A trip into town every so often kept them in stock with such items as sugar, coffee, beans, salt, and other needed products. All of their furniture was handmade, so the only things they needed from the store were items they couldn't make for themselves; e.g. plows, pots & pans, needles, and other assorted items.
Not only was Sylvester Hulet a good man for taking in two widowed families, but his wife must have been a saint. After all, how many women would put up with two other families living in their small homes?
In January, 1830; three months before the Church of Jesus Christ of Latter-day Saints was organized, Sylvester heard rumors about a young man who claimed to have seen the Father, and His beloved son, Jesus, in a vision, as well as translating some ancient writings written on gold plates. His curiosity piqued, 29 year old Sylvester Hulet walked 175 miles to New York to meet Joseph Smith personally, and find out if this story was believable. Upon shaking Joseph's hand, he recorded that a strange but satisfying feeling pulsed through his being. He knew immediately that something special belonged to this man. After conversing with the young prophet and reading one of the first editions of the Book of Mormon, which he purchased, Sylvester requested and received baptism.
Sylvester was then able to convince Oliver Cowdery, Ziba Peterson, and Parley P. Pratt to accompany him back to Ohio, so that his family and friends could hear the good news. Elvira later recorded that "Oliver Cowdery gave the greatest sermons that she had ever heard in her entire life."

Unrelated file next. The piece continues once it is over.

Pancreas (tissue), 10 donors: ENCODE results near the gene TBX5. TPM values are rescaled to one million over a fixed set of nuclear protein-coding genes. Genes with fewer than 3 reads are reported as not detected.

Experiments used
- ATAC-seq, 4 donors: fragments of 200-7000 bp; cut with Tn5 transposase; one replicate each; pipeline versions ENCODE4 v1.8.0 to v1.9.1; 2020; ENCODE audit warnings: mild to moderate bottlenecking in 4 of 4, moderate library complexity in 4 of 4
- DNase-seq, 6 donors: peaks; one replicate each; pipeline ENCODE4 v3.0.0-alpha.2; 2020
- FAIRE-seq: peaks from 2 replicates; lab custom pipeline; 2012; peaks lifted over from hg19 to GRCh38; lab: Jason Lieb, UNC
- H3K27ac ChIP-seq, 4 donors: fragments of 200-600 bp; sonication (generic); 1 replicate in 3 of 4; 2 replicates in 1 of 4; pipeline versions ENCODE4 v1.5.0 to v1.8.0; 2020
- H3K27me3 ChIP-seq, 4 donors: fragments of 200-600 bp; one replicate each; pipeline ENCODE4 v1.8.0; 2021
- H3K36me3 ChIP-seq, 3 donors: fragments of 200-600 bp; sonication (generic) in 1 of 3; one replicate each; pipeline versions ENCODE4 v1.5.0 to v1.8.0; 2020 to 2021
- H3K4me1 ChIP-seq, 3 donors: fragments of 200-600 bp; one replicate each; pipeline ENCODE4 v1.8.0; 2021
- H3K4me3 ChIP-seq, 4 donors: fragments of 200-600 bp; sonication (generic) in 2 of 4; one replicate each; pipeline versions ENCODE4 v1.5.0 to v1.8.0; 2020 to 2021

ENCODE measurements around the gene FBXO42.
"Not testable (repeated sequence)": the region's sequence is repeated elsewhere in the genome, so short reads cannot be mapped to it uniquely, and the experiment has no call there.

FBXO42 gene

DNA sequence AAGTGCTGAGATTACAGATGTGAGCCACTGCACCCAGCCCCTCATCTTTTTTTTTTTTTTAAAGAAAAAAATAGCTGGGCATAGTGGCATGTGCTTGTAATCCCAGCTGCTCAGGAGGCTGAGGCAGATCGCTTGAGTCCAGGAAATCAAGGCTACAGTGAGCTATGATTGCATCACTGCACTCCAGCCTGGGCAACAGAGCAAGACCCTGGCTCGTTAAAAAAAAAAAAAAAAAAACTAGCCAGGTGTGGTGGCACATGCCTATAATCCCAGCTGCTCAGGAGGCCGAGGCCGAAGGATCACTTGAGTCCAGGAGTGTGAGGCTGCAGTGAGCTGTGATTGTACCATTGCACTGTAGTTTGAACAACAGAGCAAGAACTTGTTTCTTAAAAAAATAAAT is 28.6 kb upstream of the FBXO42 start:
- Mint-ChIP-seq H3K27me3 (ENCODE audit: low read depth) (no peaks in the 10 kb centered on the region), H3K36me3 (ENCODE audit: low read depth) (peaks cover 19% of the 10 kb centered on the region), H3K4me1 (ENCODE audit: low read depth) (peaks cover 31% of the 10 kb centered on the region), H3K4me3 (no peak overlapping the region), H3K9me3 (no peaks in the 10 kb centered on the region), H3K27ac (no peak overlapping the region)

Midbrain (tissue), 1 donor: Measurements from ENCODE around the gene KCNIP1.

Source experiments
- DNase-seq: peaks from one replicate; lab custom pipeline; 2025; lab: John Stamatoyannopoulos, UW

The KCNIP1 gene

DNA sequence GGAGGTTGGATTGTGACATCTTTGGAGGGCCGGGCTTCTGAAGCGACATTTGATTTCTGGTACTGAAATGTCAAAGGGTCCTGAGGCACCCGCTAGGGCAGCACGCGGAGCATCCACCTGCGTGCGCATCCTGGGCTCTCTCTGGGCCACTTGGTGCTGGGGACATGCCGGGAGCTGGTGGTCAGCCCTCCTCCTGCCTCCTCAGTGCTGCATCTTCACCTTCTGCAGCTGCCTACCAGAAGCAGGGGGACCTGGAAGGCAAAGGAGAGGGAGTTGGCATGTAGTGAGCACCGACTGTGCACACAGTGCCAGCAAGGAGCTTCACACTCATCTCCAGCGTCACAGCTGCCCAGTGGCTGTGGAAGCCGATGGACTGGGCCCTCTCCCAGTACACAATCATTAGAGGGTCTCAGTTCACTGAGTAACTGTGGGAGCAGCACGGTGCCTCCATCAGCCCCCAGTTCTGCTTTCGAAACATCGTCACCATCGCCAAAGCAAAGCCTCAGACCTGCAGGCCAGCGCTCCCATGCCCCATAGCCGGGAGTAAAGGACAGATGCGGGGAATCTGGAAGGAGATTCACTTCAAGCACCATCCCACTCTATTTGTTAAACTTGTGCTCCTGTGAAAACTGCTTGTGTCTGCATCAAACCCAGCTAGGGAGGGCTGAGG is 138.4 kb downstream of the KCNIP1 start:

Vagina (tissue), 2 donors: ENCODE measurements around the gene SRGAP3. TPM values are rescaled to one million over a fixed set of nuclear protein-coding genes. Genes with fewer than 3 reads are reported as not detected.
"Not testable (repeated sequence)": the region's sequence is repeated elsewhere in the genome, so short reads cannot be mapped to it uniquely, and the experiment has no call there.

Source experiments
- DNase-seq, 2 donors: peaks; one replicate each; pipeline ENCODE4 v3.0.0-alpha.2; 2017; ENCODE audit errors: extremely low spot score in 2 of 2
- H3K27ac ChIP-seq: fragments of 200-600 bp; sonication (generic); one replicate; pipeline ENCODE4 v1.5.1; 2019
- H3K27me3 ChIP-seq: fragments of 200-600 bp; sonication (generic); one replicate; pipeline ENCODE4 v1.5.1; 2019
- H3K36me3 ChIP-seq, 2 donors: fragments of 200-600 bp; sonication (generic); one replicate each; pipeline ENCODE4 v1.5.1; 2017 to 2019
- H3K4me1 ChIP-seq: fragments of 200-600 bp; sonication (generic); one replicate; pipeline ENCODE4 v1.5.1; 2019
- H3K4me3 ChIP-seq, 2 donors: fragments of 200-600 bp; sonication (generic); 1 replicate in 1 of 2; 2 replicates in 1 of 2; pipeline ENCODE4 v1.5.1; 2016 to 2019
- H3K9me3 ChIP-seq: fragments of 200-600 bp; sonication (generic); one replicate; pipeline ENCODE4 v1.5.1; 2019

Just about everyone in the Hulet family accepted the divine message, including Rhoda, and were baptized into the Church in October, 1830. At the time, Elvira was ten years old, and although she believed the word, Oliver Cowdery thought the children should wait until they become adults to join, when they could make a more mature decision. But in February, 1831, just four months later, permission was given by Joseph Smith to baptize children as early as 8 years old, as this became the age of accountability.
Things like this were not unusual in the early Church. The Lord gave Joseph line upon line, precept upon precept, until the fullness was obtained. The fledgling church was too young to endure everything at once. This probably explains why the Church was called "The Church of Christ" until April 26, 1838, a full 8 years after the Church was organized, to give it its official name: "The Church of Jesus Christ of Latter-day Saints."
And why the early saints were sometimes found baptizing
for the dead in the Mississippi River the wrong way. Men were being baptized
for deceased women, and vice versa. Wilford Woodruff had the Saints redo
it the proper way when the Saints reached Salt Lake. There were a lot of
new things the early Saints had to get used to, and some of them were not